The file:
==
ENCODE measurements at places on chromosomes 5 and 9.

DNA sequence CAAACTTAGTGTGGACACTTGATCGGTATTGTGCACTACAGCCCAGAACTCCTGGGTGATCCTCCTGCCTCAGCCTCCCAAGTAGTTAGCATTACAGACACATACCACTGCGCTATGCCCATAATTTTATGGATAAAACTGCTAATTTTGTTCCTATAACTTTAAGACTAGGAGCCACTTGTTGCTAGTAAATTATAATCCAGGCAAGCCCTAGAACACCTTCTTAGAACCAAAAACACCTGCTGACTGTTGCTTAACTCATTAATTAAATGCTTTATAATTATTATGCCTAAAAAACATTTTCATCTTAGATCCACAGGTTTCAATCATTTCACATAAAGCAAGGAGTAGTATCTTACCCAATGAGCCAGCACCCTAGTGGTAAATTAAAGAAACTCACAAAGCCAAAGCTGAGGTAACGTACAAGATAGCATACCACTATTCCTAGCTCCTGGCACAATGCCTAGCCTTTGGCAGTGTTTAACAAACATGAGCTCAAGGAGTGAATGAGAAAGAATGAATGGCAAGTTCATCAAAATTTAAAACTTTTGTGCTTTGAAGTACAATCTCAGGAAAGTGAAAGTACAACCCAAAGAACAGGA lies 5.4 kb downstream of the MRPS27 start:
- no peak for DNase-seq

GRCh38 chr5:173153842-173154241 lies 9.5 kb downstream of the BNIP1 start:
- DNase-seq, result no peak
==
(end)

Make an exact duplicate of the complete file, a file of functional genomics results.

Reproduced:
ENCODE measurements at places on chromosomes 5 and 9.

DNA sequence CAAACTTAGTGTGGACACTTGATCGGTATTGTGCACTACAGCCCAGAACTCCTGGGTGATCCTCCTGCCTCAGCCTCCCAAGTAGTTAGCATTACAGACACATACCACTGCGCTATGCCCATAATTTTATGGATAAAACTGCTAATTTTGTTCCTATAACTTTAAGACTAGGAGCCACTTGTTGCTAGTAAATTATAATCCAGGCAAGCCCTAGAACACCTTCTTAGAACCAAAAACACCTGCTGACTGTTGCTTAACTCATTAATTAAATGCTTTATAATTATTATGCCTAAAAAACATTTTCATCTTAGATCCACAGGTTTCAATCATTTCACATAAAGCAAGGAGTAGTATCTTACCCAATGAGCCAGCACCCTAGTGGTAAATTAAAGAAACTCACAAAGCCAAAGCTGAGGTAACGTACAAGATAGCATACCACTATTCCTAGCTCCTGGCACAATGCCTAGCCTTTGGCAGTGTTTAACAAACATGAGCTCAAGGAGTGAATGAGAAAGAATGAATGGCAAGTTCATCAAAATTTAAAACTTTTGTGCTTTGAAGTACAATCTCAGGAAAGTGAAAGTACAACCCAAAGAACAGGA lies 5.4 kb downstream of the MRPS27 start:
- no peak for DNase-seq

GRCh38 chr5:173153842-173154241 lies 9.5 kb downstream of the BNIP1 start:
- DNase-seq, result no peak